In a “non-scientific” poll asking about the greatest philosopher in history, conducted six years ago by the BBC Radio 4 program “In Our Time,” which features academic discussions of famous people and ideas, Aquinas placed #7 overall.
It looks like Aquinas has come a long way since the time when modern historians of philosophy (e.g., Émile Bréhier) claimed that no philosophy was done in the Middle Ages (or, if it was, that it wasn’t worth remembering) and that there was a yawning chasm between the Greeks and Descartes.
Here are the top ten great philosophers according to the BBC poll results:
- Karl Marx
- David Hume
- Ludwig Wittgenstein
- Friedrich Nietzsche
- Immanuel Kant
- St. Thomas Aquinas
- Karl Popper
Marx won by a landslide, receiving 27.93% of the vote. Aquinas only received 4.83% of the vote. Still, considering that this was probably a largely secular audience (not to mention non-Catholic), it is surprising that Aquinas even made the top ten. Moreover, there were a number of other philosophers nominated, who ranked lower than Aquinas. When the voting was finished, Aquinas had beat Socrates, Aristotle, Popper, Descartes, Epicurus, Heidegger, Hobbes, Kierkegaard, Mill, Russell, Sartre, Schopenhauer, and Spinoza. That’s pretty impressive for a pious primitive from the Dark Ages.
I don’t recall this poll getting much press at the time. Well, I suppose that’s not surprising. Philosophers don’t make the news much. It’s probably not unusual, then, that some non-scientific poll by the BBC about philosophers didn’t really cause a stir. So, I’ve taken it upon myself to generate a bit more press for this five-year-old poll. I imagine that the results would not be too different if the poll were taken again today.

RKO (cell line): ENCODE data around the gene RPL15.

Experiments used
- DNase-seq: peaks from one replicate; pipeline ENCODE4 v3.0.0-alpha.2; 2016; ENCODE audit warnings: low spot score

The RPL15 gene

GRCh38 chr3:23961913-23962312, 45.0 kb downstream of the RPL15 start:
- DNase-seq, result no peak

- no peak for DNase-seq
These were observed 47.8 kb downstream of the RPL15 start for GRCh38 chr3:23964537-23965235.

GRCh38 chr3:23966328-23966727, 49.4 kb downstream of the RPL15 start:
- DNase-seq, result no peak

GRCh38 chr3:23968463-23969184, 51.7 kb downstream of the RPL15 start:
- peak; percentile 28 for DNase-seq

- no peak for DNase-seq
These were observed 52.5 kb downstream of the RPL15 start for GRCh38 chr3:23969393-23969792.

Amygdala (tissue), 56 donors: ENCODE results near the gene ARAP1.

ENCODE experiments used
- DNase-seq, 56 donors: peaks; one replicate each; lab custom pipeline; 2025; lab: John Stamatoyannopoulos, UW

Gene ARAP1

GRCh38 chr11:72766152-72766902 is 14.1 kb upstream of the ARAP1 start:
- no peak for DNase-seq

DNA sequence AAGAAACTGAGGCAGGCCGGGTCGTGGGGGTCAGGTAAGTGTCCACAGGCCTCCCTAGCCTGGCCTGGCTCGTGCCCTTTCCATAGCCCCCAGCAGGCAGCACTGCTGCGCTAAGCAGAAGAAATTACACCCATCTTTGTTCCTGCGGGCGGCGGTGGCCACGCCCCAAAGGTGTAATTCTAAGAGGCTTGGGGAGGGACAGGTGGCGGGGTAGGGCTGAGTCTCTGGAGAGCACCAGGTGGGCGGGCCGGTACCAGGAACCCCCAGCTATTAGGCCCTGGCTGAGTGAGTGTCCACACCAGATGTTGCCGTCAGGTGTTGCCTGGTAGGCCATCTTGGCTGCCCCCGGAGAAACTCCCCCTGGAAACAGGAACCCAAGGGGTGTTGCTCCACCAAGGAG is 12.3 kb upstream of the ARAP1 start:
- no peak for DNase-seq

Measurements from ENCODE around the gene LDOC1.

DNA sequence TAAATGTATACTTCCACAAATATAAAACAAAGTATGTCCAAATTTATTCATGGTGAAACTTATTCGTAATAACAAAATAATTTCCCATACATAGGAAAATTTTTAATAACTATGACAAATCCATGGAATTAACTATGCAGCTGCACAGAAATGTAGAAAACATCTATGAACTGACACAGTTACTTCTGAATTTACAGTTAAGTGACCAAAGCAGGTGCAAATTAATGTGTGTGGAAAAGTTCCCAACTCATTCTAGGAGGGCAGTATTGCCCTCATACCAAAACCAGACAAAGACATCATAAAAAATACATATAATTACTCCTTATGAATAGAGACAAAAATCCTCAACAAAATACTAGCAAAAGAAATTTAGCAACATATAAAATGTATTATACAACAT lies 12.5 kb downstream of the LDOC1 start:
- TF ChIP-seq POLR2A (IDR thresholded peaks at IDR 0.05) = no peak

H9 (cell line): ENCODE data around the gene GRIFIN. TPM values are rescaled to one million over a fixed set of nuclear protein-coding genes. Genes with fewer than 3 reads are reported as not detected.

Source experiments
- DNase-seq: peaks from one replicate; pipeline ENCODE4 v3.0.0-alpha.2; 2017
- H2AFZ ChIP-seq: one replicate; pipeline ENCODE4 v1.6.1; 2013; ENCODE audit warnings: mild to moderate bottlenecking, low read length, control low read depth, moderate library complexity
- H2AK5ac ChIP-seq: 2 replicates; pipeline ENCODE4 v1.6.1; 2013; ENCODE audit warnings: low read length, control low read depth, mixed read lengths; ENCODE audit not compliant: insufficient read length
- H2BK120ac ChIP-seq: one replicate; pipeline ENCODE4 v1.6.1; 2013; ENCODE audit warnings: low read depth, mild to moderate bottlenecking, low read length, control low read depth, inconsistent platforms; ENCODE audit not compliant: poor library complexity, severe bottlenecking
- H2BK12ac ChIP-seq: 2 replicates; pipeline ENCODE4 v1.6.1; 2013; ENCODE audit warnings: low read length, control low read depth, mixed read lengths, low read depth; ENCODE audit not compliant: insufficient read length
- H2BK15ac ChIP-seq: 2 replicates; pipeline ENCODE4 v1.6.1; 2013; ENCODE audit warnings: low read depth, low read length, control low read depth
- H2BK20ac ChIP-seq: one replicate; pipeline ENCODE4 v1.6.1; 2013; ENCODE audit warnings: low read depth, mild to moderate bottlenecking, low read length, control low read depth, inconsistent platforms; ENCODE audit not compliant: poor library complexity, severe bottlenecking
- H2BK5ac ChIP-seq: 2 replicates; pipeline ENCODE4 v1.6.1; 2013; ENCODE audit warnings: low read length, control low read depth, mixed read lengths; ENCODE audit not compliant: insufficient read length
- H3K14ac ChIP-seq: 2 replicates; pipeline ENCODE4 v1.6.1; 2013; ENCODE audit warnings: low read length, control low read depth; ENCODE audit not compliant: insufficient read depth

There was also an episode on Aquinas originally broadcast by “In Our Time” on Sept. 17, 2009, with John Haldane, Martin Palmer, and Annabel Brett. You can listen to it here. It must be said, however, that Palmer and Brett are not the best guides to Aquinas. Haldane isn’t bad even if in this context his approach to Aquinas has to be introductory.
“In Our Time” generally deals with interesting topics and often has well-informed guests. It’s worth having a look at the old broadcasts in the program archive.
[A version of this post appeared last October on my now defunct blog “the end of the modern world, etc.”]